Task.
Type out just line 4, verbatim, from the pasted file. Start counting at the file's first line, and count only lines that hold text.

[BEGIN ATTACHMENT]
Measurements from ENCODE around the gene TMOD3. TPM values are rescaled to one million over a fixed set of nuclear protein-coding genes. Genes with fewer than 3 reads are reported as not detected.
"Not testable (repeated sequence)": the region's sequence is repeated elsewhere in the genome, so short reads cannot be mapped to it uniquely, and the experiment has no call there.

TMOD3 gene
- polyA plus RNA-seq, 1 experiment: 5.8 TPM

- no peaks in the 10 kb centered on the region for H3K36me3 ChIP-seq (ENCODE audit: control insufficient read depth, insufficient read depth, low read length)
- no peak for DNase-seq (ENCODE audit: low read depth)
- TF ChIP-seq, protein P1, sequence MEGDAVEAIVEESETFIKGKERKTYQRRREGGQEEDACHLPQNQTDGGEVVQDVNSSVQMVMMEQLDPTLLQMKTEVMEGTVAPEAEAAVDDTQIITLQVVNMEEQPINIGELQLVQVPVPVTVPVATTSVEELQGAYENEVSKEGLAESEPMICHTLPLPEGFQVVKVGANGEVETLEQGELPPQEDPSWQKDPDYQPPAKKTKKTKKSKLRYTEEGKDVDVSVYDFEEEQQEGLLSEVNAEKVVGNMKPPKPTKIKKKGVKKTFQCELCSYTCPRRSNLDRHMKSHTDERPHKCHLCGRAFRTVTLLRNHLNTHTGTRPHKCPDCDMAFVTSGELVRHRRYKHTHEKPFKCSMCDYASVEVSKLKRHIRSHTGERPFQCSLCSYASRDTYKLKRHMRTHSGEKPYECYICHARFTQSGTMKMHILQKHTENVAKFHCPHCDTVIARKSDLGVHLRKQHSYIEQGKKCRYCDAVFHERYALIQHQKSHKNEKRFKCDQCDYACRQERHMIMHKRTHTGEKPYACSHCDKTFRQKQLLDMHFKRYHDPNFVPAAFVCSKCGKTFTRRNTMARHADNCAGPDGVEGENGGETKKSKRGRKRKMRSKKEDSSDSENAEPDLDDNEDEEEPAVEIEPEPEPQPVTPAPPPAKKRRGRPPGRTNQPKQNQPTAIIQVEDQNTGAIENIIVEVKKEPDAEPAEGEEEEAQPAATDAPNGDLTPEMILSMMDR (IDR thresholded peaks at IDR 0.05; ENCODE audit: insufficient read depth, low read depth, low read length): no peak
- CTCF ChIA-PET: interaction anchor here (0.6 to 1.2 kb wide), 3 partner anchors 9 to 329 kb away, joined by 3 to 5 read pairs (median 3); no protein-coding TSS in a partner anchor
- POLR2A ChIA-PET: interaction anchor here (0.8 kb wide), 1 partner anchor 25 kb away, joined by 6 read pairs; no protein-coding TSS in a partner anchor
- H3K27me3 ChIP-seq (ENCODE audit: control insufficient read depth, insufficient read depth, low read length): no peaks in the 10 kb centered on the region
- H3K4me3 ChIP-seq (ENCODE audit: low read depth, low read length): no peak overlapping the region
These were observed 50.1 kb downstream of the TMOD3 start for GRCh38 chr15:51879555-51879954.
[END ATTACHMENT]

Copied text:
- polyA plus RNA-seq, 1 experiment: 5.8 TPM